We have one KL member who hasn't played with the scoring system we're going to this year and there may be some from the ABA so I wanted to post some hints on the scoring system.
First, and the reason most of us like this system so much, is it uses a head-to-head matchup system for games and those matchups directly correlate to the NBA's 82-game season.
Unlike the system we used last year, players' scores from different games are not added for a weekly result. In this system there will be 56 regular-season and 26 playoff games.
The way this works is each players fantasy scores will be added to league games in a direct correlation with their NBA team's games. That means that Eddy Curry's Fantasy Game 1 score will come from the Knicks' first regular season game. His Fantasy Game 10 score will come from the Knicks' 10th regular season game, and so on.
To utilize the scoring you really need to have a handle on two things - lineup deadline and setting lineups. The deadline for setting the lineup for each fantasy game is the first NBA game that correlates to that fantasy game.
To illustrate: If the first NBA game is next Tuesday night at 7 p.m., then that's the deadline for your lineup to be set for game 1. It doesn't matter that you may have a player whose team doesn't play its first game until Thursday - the entire lineup needs to be set by Tuesday. Any change in lineups after that date will be credited to Game 2. Later in the season you can have players with as much as a 10-day gap between when you set lineups and when they may actually play - that's the way this game is set up and if Sacramento's playing Game 30 on January 10 and Boston plays it on January 20, you'll have 10 days to find out how much Kevin Garnett's Game 30 score will count.
Next is lineups.
The important thing about lineups is you want to figure out what's the best 240 minutes your team can put out there. Anything after that is irrelevent. Games are scored by taking 48 center minutes, 96 forward minutes and 96 guard minutes. OT adds on another 25 minutes but I won't bring that up here.
If you have a 2-position player, the position he's listed at FIRST in your lineup is where his fantasy points are scored first. Frex, I have Carlos Boozer, a C/F. If I list him in the lineup as a C/F his points will first be scored at center - any leftover points as forward. However if I list him as F/C the reverse is true.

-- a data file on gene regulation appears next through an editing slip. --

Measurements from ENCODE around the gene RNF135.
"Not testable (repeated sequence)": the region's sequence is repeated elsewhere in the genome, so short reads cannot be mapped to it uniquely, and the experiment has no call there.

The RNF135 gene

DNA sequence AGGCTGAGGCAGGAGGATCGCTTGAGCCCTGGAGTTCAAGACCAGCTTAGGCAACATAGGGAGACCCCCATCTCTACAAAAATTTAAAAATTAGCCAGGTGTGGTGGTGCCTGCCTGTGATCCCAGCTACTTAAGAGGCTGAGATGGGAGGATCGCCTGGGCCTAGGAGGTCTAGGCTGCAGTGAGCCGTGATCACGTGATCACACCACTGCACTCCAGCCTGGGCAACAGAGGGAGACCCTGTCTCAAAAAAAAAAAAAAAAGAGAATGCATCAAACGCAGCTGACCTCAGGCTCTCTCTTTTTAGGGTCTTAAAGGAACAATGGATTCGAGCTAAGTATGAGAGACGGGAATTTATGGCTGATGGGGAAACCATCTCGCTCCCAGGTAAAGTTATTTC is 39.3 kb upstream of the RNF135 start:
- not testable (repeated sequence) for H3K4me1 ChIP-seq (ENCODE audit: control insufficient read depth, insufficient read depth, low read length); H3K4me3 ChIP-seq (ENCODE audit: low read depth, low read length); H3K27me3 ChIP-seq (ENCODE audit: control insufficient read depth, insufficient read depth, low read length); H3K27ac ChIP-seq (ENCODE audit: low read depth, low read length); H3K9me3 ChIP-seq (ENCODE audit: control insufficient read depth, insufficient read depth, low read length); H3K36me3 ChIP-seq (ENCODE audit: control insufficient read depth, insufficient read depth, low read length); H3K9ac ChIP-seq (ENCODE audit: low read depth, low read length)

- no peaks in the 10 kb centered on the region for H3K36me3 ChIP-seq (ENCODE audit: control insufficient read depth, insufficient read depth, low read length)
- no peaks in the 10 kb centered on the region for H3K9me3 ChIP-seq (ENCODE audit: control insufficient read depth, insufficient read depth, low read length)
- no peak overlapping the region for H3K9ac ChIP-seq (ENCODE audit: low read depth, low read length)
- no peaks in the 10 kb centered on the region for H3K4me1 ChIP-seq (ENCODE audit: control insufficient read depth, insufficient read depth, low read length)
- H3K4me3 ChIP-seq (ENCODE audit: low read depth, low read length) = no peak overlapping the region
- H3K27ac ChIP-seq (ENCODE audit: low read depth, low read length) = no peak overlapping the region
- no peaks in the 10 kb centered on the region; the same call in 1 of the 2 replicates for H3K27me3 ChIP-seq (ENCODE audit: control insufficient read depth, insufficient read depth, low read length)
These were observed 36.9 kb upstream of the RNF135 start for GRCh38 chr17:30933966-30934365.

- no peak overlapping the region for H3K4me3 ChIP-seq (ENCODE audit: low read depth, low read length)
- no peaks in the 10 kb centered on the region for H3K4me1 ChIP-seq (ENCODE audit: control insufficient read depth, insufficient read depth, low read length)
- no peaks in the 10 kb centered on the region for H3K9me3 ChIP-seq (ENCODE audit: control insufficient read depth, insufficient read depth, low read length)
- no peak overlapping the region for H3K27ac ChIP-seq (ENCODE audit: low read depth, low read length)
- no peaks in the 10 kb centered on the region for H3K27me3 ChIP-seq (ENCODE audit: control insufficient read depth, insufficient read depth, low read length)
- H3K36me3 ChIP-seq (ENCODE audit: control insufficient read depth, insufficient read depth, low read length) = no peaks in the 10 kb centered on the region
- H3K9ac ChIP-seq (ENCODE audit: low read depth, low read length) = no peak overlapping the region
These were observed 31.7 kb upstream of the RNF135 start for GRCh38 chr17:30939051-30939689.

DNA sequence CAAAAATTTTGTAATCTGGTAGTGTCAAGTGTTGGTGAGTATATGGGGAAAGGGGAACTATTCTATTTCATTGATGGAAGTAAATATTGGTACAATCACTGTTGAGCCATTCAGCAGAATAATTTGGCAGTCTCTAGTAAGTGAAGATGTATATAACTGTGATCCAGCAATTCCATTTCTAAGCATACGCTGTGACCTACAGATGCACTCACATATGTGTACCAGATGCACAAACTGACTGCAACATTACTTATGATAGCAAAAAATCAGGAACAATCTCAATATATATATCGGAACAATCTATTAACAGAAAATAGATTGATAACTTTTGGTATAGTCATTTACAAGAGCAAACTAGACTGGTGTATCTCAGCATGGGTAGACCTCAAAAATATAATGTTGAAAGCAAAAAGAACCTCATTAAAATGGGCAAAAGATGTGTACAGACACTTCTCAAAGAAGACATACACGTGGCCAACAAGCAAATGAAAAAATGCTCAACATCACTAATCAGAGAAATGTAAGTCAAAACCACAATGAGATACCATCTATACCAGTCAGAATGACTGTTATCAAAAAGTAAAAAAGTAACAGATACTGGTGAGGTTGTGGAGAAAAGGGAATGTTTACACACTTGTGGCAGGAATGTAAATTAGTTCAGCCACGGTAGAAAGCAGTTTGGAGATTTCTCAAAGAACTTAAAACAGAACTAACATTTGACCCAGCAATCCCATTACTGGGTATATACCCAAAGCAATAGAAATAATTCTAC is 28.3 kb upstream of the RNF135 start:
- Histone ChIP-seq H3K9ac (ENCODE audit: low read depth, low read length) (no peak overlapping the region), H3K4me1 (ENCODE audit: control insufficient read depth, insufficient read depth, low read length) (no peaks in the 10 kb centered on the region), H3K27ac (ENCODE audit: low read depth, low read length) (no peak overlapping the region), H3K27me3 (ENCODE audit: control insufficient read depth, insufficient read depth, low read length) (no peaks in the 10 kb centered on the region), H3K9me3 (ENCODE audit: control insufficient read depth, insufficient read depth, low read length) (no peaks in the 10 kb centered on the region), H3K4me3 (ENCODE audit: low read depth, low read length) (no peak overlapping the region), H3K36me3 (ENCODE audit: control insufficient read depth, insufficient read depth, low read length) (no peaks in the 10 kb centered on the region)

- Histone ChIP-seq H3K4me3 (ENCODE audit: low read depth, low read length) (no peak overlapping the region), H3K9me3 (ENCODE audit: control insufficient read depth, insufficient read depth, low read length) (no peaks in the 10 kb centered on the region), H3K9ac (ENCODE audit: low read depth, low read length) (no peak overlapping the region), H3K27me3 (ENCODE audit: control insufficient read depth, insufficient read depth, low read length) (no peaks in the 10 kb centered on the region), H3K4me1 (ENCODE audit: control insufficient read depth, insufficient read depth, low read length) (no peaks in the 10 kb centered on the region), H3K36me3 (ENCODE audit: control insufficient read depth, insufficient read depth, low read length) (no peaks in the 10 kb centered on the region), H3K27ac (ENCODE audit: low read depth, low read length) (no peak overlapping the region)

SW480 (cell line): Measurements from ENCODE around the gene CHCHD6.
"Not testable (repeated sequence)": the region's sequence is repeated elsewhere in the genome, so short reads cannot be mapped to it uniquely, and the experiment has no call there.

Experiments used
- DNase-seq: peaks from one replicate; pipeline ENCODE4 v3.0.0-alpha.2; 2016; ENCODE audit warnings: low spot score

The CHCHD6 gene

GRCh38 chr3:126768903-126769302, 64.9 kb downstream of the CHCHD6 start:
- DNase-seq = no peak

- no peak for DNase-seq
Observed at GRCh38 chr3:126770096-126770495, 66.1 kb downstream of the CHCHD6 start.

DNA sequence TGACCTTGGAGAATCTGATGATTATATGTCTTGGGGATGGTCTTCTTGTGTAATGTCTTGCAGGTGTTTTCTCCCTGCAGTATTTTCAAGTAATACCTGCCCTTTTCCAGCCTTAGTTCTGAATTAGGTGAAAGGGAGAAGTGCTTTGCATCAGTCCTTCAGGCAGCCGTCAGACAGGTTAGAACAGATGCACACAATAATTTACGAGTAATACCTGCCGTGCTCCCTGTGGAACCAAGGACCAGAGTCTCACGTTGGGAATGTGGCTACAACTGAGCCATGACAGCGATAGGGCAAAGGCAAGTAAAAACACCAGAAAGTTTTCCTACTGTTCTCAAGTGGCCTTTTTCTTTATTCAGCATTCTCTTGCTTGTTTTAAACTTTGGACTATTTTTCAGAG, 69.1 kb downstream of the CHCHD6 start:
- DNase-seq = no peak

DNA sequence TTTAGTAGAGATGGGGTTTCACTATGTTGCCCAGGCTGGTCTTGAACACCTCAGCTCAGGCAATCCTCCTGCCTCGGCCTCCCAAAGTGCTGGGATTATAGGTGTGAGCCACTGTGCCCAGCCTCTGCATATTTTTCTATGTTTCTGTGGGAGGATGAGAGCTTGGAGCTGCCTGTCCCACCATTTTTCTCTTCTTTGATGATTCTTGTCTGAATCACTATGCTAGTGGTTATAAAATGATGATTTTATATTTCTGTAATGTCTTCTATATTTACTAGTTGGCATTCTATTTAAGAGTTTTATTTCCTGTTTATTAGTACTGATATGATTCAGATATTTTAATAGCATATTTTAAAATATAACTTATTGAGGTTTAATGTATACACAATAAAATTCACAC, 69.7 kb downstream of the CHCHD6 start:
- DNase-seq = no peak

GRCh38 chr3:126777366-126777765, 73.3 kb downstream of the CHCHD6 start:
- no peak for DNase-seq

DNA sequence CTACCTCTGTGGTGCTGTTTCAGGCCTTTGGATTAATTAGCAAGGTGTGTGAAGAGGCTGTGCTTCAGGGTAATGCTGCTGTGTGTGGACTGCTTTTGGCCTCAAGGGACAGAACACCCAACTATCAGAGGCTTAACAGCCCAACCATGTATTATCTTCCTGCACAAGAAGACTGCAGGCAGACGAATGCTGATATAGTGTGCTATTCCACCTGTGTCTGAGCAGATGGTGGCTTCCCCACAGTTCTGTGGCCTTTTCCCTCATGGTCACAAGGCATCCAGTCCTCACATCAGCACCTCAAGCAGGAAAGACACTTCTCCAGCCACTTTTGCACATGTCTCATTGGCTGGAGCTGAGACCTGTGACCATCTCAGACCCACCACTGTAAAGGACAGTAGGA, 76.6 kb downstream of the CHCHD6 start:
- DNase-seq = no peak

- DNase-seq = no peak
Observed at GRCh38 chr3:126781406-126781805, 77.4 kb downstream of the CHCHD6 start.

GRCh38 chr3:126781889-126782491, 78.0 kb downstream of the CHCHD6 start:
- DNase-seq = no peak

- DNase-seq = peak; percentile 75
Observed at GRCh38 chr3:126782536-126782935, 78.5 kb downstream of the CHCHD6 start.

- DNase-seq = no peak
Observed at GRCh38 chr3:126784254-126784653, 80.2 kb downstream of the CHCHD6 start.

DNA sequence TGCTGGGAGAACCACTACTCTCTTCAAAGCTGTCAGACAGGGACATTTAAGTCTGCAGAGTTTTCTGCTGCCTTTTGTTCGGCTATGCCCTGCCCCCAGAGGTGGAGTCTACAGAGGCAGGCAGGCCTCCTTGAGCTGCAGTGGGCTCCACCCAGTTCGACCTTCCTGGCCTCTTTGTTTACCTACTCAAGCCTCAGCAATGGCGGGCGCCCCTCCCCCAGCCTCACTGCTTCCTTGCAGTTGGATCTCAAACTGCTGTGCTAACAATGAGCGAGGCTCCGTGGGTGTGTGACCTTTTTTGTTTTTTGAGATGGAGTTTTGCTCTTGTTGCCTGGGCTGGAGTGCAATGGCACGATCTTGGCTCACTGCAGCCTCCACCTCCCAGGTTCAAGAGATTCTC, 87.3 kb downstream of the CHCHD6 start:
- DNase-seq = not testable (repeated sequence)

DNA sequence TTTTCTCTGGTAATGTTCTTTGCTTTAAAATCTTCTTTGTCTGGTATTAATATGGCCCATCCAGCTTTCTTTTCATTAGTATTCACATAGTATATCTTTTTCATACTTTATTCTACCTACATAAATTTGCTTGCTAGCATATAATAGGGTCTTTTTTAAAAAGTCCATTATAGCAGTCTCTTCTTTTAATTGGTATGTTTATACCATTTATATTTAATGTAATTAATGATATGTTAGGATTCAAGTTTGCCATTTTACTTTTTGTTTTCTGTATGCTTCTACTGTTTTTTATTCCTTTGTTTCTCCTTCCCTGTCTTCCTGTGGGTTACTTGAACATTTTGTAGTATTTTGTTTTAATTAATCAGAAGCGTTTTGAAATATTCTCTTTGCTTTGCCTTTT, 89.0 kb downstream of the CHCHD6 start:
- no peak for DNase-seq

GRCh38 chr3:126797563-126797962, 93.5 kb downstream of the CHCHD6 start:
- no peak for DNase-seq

I'll use my lineup to(hopefully) show how this works:
I will probably look to set my lineup something like this:
C - Okur - 40 minutes played - all 40 will go at center
C/F - Boozer - 38 minutes played - 8 will go to center, 30 to forward
F - James - 42 minutes - all 42 at forward
F - Smith - 32 minutes - 24 points will count, the other 8 won't count
G - Bibby - 38 minutes - all go to guard
F/G - Johnson - 42 minutes - since all forward minutes are full, 42 go to guard
F - McDyess - 30 minutes played - don't count
F - Nocioni - 30 minutes played - don't count
C/F - Abdur Rahim - 26 minutes played - don't count
G - Robinson - 24 minutes played - 16 go to guard, the rest don't count
G/F Garcia - 18 minutes played - don't count
Now in reality, I'm stronger and deeper at forward than guard so I'd probably list Joe Johnson at G/F rather than F/G - I have other high-producing forwards. McDyess was nearly a 1 fantasy point per minute player last year while Nate Robinson was both lower and very erratic. I want JJ's minutes at guard. Also, if Boozer got hurt there's no reason I need a C/F 2nd in the lineup. If SAR is scoring, say, .80 while Dice and Nocioni are both higher, by leaving him where he is I'd still get the 8 center minutes but not have the lower production at forward.
The best way, for me anyway, to figure out what's the best lineup is just to switch things around and run the math. Multiply the players' minutes played by FPPM and look at different lineups for the best point total. This game can reward the team with a bunch of backups who give you decent production in small minutes. Players like Bobby Jackson and Alonzo Mourning have been great players under this system in the past. They may only play 20 minutes but if they score 25 in those 20 they may help you more than a starter who averages 40 mpg and scores 30.
This reads confusing and probably is - it always takes a little while to figure it out. There's also a description of how the scoring works on the sports.ws site. Hopefully some other vets can fill in any blanks I've left - or help clear up any confusion.